Mortgage lenders are less likely to approve same-sex couples according to a new study.
Iowa State University's Ivy College of Business studied US mortgage application data from 1990-2015 and found approval rates for same-sex couples were between 3% and 8% lower than for heterosexual couples.
When more detail about applicants' work history and credit worthiness was included in a subset study, same-sex couples were 73% less likely to be approved.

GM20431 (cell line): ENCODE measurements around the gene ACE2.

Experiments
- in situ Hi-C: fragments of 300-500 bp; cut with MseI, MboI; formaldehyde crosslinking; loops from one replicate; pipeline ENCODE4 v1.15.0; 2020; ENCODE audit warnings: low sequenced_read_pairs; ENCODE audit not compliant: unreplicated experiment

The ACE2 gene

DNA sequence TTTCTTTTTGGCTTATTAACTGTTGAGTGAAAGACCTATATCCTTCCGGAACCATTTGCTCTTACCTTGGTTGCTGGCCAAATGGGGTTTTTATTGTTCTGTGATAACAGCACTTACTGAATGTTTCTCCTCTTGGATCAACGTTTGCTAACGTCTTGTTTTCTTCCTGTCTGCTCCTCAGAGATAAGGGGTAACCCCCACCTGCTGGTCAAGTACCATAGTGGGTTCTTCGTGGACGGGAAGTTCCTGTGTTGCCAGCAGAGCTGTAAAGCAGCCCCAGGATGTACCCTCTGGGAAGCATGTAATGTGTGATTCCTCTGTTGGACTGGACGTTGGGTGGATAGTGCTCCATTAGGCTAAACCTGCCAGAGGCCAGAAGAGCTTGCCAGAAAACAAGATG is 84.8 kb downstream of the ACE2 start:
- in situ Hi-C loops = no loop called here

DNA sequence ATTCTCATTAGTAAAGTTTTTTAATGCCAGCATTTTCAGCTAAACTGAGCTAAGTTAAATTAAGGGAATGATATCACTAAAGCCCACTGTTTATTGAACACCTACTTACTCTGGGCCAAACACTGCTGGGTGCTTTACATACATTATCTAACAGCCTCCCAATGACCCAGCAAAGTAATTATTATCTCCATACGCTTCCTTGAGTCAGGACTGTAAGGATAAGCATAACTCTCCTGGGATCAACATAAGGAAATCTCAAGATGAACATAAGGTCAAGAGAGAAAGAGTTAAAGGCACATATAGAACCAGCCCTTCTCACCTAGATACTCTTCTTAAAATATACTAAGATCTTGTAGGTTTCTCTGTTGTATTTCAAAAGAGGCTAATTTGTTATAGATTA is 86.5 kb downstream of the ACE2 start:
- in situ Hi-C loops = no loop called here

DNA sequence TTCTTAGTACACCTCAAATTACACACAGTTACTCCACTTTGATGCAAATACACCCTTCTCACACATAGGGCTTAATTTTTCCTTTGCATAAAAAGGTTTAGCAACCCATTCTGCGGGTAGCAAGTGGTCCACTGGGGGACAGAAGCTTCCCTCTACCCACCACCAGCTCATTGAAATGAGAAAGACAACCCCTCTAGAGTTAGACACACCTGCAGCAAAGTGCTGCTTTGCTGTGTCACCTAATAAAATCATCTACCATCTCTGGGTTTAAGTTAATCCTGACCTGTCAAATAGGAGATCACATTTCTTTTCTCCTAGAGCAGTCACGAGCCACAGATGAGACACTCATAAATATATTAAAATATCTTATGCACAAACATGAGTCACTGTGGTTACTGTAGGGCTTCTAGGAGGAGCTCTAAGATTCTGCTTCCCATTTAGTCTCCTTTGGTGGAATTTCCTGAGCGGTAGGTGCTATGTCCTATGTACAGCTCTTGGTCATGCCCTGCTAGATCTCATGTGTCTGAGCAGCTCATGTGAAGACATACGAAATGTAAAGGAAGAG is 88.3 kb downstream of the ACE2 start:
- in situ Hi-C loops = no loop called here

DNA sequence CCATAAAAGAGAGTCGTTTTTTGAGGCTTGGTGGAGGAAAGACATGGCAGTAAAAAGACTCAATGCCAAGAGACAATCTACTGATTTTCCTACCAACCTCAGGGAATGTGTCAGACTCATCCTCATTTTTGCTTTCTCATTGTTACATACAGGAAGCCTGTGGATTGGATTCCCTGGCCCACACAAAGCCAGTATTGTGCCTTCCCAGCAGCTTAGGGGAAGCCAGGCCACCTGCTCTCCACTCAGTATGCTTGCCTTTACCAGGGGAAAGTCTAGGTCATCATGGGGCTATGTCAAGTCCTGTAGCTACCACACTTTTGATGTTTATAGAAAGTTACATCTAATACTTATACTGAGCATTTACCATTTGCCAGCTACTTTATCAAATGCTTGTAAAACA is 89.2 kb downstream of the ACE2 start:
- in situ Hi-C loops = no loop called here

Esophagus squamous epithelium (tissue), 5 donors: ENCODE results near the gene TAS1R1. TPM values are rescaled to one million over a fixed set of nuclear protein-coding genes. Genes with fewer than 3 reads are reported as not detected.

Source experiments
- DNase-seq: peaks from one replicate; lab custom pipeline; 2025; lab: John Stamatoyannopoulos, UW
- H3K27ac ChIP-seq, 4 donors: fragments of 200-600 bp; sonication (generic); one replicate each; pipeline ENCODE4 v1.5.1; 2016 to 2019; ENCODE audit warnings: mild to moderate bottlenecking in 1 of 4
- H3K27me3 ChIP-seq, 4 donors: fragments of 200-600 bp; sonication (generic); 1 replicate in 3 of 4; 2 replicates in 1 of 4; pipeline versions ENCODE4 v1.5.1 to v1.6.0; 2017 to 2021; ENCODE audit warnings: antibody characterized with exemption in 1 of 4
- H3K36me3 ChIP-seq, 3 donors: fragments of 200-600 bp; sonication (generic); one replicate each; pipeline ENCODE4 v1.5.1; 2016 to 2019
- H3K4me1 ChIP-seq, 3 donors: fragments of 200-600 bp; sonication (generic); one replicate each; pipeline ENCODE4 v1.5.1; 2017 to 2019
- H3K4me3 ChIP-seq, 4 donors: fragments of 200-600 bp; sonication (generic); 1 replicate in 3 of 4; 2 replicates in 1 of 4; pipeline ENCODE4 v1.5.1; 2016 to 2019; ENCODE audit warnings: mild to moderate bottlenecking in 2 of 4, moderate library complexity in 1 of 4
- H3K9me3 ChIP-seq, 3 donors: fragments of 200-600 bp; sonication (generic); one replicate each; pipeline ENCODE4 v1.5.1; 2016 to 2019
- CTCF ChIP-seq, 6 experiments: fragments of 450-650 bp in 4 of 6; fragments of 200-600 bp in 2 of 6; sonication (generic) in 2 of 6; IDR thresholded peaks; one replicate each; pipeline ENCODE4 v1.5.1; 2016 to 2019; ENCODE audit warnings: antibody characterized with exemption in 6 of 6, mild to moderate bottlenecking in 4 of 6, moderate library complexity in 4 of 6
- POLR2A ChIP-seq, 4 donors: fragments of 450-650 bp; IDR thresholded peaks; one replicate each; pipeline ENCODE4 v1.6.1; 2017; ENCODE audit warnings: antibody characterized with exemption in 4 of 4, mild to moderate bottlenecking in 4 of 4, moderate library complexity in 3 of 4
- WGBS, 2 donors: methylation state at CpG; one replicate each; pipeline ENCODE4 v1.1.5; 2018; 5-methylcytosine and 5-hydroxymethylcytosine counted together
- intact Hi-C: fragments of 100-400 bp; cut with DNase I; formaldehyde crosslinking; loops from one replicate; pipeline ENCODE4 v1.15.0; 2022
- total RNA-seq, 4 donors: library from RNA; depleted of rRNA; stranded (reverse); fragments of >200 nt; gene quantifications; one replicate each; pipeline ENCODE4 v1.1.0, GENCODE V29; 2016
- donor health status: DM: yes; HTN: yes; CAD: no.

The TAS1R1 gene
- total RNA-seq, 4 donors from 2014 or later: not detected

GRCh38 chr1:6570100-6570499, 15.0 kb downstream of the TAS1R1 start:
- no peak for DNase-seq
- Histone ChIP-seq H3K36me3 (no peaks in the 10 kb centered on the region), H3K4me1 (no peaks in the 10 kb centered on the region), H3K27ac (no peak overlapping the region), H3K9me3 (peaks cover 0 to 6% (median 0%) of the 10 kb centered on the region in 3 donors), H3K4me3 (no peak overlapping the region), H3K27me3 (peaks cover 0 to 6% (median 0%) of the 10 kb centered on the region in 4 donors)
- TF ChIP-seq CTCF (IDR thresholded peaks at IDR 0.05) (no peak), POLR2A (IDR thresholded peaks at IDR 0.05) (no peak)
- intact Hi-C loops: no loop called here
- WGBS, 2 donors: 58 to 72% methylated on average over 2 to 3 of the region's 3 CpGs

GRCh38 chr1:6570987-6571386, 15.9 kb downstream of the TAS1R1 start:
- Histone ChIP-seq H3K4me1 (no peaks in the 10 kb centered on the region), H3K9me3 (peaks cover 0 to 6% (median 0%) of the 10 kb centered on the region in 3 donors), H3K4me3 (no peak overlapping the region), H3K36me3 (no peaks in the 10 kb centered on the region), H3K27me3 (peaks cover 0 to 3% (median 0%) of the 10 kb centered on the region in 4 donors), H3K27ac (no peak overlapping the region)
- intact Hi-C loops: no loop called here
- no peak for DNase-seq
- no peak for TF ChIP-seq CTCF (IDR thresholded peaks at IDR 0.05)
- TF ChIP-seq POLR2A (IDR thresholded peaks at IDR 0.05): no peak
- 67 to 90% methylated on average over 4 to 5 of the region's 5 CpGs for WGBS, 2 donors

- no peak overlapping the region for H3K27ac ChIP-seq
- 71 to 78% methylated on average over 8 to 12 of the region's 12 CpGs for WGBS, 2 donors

Even for those that were offered a mortgage, rates and fees were higher.
"Lenders can justify higher fees, if there is greater risk," said Lei Gao, assistant professor of finance. "We found nothing to indicate that's the case. In fact, our findings weakly suggest same-sex borrowers may perform better."
There is requirement for borrowers to disclose their sexual orientation on mortgage applications and the Fair Housing and Equal Credit Opportunity acts prohibit discrimination. For the study, same-sex couples were identified as co-applicants of the same gender.
"Policymakers need to guarantee same-sex couples have equal access to credit," said co-author Hua Sun. "Using our framework, credit monitoring agencies also can take steps to investigate unfair lending practices."